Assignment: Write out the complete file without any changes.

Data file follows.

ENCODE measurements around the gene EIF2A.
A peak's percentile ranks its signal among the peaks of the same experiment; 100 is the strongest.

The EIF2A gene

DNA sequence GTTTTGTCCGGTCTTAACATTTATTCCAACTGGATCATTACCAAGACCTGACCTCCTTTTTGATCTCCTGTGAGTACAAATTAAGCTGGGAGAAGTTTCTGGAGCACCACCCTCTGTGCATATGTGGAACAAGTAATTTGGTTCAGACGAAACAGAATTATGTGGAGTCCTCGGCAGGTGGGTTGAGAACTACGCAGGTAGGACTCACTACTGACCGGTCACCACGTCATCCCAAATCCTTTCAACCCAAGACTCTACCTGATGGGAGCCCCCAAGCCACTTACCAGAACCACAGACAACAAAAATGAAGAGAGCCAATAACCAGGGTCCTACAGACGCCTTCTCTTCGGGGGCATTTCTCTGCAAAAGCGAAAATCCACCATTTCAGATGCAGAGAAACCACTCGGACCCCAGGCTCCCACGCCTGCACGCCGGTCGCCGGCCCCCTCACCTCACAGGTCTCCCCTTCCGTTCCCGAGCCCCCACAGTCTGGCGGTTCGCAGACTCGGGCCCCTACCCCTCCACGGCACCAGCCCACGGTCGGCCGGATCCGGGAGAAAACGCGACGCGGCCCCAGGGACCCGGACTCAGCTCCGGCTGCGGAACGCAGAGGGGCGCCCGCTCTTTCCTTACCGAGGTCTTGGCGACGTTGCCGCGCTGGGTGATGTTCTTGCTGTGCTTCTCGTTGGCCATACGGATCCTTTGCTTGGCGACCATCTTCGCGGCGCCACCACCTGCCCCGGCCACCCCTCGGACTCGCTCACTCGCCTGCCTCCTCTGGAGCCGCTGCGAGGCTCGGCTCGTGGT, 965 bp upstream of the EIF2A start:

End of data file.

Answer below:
ENCODE measurements around the gene EIF2A.
A peak's percentile ranks its signal among the peaks of the same experiment; 100 is the strongest.

The EIF2A gene

DNA sequence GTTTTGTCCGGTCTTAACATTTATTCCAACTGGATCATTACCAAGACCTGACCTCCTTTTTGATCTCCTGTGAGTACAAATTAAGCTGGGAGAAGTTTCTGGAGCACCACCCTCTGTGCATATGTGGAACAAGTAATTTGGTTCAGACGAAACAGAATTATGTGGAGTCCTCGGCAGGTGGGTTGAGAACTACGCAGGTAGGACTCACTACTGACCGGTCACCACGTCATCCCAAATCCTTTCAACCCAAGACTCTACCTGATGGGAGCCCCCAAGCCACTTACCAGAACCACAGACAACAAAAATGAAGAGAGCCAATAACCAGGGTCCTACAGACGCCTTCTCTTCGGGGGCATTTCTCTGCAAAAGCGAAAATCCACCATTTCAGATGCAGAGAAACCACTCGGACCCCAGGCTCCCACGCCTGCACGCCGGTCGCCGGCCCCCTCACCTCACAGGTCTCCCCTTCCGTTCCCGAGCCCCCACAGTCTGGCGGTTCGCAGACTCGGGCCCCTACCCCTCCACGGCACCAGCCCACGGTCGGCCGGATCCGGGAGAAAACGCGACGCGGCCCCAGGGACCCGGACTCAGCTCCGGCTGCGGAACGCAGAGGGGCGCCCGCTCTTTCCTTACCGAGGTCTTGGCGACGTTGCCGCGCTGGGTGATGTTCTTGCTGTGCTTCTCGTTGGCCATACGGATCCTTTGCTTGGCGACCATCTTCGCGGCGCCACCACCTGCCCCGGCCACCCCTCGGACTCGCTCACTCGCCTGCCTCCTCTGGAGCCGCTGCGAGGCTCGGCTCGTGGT, 965 bp upstream of the EIF2A start: